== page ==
White, Katharine S. (1892–1977)

views updated

White, Katharine S. (1892–1977)

Longtime editor at The New Yorker whose skill, eye for talent, and uncompromising taste helped to elevate the magazine to the near-mythic status it enjoyed in the mid-20th century . Name variations: Katharine S. Angell; Kay White. Born Katharine Sergeant in Winchester, Massachusetts, on September 17, 1892; died of heart failure in North Brooklin, Maine, on July 20, 1977; daughter of Charles Spencer Sergeant (a vice president of West End Railway Co., Boston) and Elizabeth Blake (Shepley) Sergeant; attended the Winsor School, Boston, 1903–09; graduated from Bryn Mawr, 1914; married Ernest Angell (a lawyer), in Brookline, Massachusetts, on May 22, 1915 (divorced 1929); married E(lwyn) B(rooks) White (the writer), in Bedford Village, New York, on November 13, 1929; children: (first marriage) Nancy Angell and Roger Angell; (second marriage) Joel McCoun White.

Joined the staff of The New Yorker magazine (August 1925); retired from The New Yorker (1961); Ernest Angell died (1973); Onward and Upward in the Garden published (1979).

Katharine S. White was of the opinion that "a writer is a special being, as fascinating as a bright beetle," according to her second husband, E.B. White. As an editor for The New Yorker magazine for over 36 years, she sought out and encouraged promising young writers such as John Updike, J.D. Salinger, Jean Stafford , John O'Hara, and Vladimir Nabokov. As a female editor in a masculine environment, White earned the respect of her colleagues and the often highly sensitive creative artists with whom she worked. Intelligent, refined, elegant, and opinionated, she was the epitome of the stylish New England upper-middle-class female. She was also reserved and self-controlled, confident of her ability to judge writing and writers. A loyal friend and a loving wife, White was a mediocre mother and a complete failure in anything domestic; she never learned to cook and disliked housekeeping. Work was the focus of her life, and The New Yorker was the center of her world.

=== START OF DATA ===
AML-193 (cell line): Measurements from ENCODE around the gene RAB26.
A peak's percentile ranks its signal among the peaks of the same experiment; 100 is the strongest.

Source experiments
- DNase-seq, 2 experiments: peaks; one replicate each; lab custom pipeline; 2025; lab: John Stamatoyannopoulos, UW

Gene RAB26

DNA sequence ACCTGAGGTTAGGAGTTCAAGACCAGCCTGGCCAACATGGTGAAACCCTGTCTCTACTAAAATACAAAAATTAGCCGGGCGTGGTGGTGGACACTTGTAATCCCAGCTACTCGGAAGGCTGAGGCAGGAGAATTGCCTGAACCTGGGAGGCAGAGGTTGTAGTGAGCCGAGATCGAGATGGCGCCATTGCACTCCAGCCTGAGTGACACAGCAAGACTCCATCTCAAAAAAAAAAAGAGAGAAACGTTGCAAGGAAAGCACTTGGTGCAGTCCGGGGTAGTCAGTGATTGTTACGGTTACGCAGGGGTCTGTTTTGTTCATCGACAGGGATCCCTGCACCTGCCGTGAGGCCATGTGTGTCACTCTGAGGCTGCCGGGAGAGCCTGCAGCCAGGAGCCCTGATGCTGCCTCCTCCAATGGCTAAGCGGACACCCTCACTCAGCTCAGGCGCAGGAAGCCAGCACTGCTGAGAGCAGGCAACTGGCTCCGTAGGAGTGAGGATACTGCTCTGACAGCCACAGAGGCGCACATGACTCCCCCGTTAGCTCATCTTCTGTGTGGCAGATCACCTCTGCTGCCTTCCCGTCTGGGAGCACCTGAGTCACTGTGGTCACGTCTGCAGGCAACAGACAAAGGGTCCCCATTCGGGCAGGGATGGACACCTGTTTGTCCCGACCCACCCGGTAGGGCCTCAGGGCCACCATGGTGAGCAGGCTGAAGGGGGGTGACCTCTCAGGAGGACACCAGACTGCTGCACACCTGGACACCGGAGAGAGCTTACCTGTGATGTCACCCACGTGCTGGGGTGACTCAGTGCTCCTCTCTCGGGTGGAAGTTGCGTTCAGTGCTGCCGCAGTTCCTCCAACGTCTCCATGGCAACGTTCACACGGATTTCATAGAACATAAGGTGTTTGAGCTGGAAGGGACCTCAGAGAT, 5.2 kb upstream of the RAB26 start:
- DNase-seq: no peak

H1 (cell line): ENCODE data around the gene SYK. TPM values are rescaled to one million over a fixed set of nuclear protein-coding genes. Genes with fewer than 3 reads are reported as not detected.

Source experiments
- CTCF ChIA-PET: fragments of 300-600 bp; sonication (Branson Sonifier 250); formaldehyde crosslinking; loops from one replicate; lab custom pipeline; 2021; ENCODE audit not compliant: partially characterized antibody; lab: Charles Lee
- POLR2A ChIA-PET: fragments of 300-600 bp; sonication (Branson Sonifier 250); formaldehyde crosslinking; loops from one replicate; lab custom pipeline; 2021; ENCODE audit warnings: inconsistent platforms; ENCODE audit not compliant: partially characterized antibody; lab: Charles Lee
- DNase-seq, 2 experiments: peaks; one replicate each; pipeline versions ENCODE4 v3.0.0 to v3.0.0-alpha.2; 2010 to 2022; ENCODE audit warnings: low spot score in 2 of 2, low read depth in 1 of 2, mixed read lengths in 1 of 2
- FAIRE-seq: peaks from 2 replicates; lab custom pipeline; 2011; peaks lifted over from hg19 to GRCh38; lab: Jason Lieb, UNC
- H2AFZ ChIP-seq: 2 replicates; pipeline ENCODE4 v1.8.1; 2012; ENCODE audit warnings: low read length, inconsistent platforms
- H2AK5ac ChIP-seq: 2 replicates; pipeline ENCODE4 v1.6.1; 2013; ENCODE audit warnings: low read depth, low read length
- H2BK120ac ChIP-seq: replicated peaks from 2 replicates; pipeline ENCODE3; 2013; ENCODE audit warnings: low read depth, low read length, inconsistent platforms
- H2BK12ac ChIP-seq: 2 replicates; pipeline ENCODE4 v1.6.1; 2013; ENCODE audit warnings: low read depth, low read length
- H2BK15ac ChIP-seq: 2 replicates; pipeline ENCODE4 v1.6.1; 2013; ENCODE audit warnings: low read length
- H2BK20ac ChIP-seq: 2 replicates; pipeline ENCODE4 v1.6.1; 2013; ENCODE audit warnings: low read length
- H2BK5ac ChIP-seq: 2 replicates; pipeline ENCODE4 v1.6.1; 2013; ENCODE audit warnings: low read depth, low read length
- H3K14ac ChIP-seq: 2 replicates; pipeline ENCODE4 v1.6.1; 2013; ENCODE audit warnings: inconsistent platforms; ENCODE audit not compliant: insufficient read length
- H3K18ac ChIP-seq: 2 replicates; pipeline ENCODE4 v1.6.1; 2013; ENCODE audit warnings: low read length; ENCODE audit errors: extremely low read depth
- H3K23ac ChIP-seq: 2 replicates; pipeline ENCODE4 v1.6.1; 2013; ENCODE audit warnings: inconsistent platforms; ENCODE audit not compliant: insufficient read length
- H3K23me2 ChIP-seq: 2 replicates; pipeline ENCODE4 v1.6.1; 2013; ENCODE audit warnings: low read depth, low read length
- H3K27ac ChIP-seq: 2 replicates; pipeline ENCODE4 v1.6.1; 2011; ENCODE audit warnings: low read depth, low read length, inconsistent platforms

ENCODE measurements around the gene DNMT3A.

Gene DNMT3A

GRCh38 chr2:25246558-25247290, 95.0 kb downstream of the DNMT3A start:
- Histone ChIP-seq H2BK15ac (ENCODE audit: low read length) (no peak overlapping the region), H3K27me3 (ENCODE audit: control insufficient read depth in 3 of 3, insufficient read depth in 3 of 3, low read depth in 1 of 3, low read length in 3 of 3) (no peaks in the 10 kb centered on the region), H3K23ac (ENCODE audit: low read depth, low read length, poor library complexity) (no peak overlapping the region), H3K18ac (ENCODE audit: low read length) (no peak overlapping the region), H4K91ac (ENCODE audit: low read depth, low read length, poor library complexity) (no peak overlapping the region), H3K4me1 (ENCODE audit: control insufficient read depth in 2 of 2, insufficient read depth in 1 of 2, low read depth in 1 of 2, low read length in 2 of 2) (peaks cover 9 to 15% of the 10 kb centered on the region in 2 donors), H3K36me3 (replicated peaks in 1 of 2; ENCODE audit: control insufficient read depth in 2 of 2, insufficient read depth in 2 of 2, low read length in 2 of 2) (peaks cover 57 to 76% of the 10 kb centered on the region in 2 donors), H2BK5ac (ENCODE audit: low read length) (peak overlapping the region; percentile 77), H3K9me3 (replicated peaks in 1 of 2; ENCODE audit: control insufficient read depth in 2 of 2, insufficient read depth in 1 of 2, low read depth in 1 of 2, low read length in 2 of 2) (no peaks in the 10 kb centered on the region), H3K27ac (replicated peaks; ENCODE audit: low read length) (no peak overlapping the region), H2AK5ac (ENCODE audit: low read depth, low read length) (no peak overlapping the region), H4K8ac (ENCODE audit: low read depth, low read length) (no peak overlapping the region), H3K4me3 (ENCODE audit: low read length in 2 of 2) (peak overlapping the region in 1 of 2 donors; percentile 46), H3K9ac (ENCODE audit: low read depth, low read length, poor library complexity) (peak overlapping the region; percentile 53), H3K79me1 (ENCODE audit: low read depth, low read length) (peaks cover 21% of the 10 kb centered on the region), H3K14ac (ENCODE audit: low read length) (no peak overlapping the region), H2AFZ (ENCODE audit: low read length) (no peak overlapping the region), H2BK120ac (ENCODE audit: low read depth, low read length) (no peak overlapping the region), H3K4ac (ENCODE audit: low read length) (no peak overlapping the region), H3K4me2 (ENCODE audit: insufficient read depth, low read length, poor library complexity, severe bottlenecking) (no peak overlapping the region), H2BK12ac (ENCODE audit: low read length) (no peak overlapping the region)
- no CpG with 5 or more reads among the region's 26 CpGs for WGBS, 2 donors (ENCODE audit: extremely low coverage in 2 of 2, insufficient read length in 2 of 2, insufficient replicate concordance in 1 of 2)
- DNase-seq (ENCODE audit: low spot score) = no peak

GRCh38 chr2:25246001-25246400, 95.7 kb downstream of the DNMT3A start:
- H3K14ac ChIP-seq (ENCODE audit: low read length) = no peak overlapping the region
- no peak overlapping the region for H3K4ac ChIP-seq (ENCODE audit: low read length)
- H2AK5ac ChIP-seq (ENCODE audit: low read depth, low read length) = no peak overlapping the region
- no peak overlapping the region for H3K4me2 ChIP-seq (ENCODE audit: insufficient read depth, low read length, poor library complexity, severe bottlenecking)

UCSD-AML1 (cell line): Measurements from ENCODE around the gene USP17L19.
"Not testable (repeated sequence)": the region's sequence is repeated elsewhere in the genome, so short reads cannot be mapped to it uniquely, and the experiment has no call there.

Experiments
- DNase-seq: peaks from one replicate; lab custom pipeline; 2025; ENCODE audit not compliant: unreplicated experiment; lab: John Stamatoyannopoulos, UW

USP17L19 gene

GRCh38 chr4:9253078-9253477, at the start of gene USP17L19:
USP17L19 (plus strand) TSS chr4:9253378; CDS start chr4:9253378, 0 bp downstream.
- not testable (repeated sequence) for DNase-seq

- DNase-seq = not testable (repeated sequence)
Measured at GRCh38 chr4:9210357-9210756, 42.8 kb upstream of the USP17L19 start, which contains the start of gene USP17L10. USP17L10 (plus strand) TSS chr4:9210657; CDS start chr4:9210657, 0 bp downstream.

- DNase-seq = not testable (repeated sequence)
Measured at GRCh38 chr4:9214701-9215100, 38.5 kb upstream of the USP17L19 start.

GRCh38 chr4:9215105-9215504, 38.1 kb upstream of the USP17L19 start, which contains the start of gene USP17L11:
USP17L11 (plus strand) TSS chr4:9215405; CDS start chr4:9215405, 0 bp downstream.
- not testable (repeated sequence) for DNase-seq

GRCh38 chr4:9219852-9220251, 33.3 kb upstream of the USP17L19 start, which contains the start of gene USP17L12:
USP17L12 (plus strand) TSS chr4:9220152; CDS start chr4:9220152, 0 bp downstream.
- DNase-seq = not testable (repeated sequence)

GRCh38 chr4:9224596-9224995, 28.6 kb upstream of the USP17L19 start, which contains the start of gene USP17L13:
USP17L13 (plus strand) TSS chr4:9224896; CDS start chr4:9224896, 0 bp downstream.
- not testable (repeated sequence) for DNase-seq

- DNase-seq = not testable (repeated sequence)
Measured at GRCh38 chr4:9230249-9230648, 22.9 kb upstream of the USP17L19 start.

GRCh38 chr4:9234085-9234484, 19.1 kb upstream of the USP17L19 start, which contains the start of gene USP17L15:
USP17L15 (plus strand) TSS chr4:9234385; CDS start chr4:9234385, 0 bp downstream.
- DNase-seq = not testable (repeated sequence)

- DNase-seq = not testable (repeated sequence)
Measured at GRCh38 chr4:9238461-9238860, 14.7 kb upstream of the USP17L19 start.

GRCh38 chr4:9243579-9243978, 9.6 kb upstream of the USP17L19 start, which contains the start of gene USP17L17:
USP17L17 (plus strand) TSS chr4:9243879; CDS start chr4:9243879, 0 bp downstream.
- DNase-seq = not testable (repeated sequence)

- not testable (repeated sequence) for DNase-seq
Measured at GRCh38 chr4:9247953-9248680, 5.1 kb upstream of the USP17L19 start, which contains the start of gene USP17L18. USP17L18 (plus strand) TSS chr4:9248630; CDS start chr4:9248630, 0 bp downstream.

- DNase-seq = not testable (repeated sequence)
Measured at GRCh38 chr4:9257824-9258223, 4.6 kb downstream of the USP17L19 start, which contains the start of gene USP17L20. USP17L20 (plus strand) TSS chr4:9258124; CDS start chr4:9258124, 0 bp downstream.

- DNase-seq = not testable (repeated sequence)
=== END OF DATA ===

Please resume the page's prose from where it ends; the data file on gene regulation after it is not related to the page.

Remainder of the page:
Born in 1892 in Winchester, Massachusetts, the youngest of three daughters, Katharine Sergeant enjoyed a happy, comfortable childhood. Her parents were descended from old New England stock; her father's family came to New York "in a company of Puritans" around 1644, and produced an illustrious progeny who had early connections to Princeton University and married well. Charles Sergeant's name appeared in the Boston Blue Book, and he belonged to clubs whose members included men from the Cabot, Lodge, and Saltonstall families. Similarly, Elizabeth Blake Shepley Sergeant , Katharine's mother, was from a prominent family that arrived in Massachusetts in 1636, and became lawyers, governors, and generals in the 19th century. Katharine was six years old when her mother died and her father's sister Caroline (Aunt Crully) moved into their spacious Georgian house in Brookline. A graduate of Smith College, she provided an intellectually stimulating environment for Katharine and her two sisters, Elizabeth (Elsie) and Rosamond Sergeant . The family was rather "stiff and inhibited," but White acquired "a sense of security and a strong sense of her own self-worth" from her father and aunt.

White was tutored at home until she entered the seventh grade at the Winsor School in Boston, which had an excellent reputation. She did well in the college-preparatory courses that included mastery of French, Latin, and German. Called "Goody Sergeant" by her classmates, Katharine already revealed a maturity beyond her age; what emerged was "the picture of a girl who was in some ways a curiously old child of impossibly high standards, easily disappointed in people, and judgmental," according to Linda H. Davis .

In 1910, White entered Bryn Mawr College, known for its "high order of learning and the lofty aspirations of its students." A full two-thirds of applicants failed the entrance examinations. Three foreign languages were also required for admission. The formidable female president of Bryn Mawr, Dr. M. Carey Thomas , believed that a girls' school was preferable to a co-educational institution. Interest in love and marriage would be postponed until the young women had made some contribution to science or the humanities, but it was also hoped that "even after graduation the Bryn Mawr woman would resist the temptation to marry." However, if they chose to marry, women should be financially independent of their husbands. White took this admonition as a firm rule and followed it all of her life. Typically, she pursued her own path, and during her freshman year became engaged to Ernest Angell, a senior at Harvard. When Katharine told a fellow student about this, her friend exclaimed, "Oh, Katharine, how perfectly awful." At college, White majored in English and philosophy, worked on school magazines, and wrote stories and poems. One of the brightest students, she graduated 4th out of 79 students in her class in 1914. After graduation, she worked as a volunteer at Massachusetts General Hospital, interviewing patients; women of White's social class were expected to be productive, but not to earn a living.